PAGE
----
During the line of questioning preceding the allegedly perjurous testimony, the prosecutor questioned Swayze about whether Albert Boone was "associated" with IMI. Swayze responded that Boone was a consultant and a trustee of several different trusts. Swayze then answered questions about the activities of IMI, but did not describe IMI as "associated" with the other three trusts. No questions focused on the relationship between the three trusts Swayze consulted for, GMMT, 706 and Eli-Est, and IMI, or any other business entities. Thus, the term "associated business entities" does not appear to have a clear meaning and is ambiguous.
Although the term "associated business entities" was ambiguous, the rest of the question was clear: "Have any of these trusts or business entities associated with these trusts issued stock to any individuals who have purchased interests in mining claims?" (emphasis added). The disjunctive form of the question renders Swayze's "No" answer false; there is ample evidence that Swayze knew that at least one of "these trusts" had issued stock for mining claims. Although the question contains an ambiguous phrase, the form of the question and its context made its meaning sufficiently precise to form the basis for a perjury conviction. See United States v. Lighte, 782 F.2d at 375 (fact that some ambiguous questions were asked does not preclude a perjury conviction).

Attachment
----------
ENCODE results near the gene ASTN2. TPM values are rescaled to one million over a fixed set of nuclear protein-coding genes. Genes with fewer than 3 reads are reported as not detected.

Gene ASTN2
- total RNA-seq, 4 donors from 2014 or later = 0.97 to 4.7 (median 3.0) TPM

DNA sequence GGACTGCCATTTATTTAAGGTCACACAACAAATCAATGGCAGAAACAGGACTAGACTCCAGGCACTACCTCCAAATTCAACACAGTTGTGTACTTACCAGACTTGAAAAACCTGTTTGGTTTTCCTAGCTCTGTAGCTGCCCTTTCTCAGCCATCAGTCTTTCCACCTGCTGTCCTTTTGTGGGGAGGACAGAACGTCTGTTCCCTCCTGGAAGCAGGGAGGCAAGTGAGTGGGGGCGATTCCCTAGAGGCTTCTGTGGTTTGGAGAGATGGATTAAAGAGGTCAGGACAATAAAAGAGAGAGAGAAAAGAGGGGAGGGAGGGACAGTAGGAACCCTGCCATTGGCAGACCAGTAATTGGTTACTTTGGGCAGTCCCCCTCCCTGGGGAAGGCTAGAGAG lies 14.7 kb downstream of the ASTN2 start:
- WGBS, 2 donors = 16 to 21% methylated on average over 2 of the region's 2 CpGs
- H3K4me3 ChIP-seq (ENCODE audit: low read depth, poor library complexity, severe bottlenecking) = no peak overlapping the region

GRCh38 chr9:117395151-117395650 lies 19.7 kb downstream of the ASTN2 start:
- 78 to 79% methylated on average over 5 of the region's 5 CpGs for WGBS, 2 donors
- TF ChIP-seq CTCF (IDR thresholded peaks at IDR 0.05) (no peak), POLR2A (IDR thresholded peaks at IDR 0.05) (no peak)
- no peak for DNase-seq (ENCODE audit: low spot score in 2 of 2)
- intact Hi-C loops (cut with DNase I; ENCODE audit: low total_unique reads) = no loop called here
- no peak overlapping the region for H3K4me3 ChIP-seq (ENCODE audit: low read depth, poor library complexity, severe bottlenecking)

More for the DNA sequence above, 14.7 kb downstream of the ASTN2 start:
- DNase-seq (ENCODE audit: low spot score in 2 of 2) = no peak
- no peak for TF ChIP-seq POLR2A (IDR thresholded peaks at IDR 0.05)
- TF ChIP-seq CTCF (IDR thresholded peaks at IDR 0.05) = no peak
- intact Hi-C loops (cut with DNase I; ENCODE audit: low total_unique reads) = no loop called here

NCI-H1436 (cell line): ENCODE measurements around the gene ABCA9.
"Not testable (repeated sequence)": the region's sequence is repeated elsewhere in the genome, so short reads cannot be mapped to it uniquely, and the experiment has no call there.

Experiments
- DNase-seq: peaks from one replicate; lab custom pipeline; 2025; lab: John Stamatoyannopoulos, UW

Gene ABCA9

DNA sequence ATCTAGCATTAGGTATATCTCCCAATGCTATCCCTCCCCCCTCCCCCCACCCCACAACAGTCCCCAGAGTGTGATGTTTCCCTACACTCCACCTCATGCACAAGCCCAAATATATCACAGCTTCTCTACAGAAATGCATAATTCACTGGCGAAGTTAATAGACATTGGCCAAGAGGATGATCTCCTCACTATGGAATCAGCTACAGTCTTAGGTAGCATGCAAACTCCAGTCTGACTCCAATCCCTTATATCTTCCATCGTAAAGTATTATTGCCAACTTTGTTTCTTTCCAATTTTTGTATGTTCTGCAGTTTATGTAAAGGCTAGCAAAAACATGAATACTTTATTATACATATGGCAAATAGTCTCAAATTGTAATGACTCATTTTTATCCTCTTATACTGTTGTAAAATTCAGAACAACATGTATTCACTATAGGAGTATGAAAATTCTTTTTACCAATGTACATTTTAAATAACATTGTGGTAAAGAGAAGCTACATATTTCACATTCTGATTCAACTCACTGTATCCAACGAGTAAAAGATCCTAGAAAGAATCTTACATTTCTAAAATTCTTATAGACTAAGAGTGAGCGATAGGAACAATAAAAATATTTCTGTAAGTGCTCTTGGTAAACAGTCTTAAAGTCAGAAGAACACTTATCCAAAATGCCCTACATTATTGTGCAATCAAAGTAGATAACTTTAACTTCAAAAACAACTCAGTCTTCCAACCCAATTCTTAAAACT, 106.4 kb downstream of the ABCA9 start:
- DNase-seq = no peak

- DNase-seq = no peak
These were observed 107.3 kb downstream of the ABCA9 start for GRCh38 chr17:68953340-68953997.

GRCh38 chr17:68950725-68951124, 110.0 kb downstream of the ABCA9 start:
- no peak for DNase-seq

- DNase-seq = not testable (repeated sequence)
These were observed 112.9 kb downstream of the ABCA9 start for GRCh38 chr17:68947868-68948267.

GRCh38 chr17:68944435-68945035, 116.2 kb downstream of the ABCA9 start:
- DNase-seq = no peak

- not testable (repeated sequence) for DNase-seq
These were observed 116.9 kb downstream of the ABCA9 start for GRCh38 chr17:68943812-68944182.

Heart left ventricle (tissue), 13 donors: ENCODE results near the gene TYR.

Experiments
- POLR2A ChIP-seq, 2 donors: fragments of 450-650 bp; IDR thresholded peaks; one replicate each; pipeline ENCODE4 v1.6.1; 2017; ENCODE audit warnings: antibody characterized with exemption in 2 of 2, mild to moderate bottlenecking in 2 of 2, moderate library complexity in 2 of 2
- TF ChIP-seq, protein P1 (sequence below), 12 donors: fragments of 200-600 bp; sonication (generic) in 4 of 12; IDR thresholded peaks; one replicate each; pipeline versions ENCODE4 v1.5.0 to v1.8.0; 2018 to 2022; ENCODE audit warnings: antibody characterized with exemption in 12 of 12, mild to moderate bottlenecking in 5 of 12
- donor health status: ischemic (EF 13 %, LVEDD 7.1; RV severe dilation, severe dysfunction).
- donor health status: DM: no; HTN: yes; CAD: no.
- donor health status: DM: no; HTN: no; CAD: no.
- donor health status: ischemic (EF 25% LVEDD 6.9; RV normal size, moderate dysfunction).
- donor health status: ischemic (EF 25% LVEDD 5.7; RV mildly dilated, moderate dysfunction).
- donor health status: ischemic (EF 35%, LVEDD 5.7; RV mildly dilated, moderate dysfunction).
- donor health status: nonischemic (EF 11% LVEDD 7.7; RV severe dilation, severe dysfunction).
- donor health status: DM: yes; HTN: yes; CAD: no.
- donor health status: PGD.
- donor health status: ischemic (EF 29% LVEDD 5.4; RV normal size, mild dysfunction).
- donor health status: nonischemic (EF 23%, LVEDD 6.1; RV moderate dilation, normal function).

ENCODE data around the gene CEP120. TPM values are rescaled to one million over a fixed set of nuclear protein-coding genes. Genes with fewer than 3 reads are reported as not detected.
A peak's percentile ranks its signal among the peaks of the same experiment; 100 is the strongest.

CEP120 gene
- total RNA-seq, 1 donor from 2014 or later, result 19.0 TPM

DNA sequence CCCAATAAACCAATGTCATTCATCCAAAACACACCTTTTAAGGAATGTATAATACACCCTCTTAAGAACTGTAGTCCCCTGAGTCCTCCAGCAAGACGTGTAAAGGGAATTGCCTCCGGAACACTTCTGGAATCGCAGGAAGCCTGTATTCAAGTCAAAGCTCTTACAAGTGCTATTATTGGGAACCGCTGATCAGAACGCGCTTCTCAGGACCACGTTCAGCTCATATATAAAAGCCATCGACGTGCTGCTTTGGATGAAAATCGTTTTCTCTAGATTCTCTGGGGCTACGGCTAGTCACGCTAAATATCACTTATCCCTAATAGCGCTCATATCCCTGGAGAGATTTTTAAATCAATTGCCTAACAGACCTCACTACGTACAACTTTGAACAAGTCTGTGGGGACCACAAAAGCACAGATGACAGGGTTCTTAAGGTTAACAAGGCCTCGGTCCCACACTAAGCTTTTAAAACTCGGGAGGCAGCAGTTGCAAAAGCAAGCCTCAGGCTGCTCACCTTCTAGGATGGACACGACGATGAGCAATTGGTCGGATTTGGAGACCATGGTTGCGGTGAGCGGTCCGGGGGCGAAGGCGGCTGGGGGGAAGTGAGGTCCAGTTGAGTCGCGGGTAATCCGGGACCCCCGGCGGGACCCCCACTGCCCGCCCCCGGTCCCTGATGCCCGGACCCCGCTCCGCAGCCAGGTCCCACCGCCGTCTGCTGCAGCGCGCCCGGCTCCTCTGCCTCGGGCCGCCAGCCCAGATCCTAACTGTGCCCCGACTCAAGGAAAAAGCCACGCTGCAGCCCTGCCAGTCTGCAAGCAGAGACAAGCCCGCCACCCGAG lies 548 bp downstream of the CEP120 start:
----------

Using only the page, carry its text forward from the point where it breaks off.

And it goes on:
C. Propriety of the "Truth" Averment in Count 37 of the Superseding Indictment
Next, we review whether the district court erred in denying Swayze's motion to strike the "truth" averment in count 37 of the superseding indictment. We review the sufficiency of a perjury indictment de novo. United States v. DeCoito, 764 F.2d 690, 693 (9th Cir.1985).
The second "truth averment" paragraph of count 37 of the indictment charges that Swayze's testimony was false because he knew that "file covers in his possession, custody and control at the time of service of the subpoena upon him had contained originals and/or copies of stock certificates issued by those legal entities to one or more individuals in violation of 18 U.S.C. § 1623." The prosecution did not ask Swayze a question about the "file covers" so counsel for Swayze asked the district court to strike the portions of the indictment relating to his knowledge of the file covers and their contents. The district court denied his motion.
Appellant claims that he was prejudiced because he "may well have been convicted for a response to which there was no question." Swayze contends that this "truth" allegation regarding the file covers should have been stricken because it does not track the questions asked, citing United States v. Tonelli, 577 F.2d 194 (3rd Cir.1978) (perjury conviction overturned because question asked differed from the statement alleged in the indictment to be false).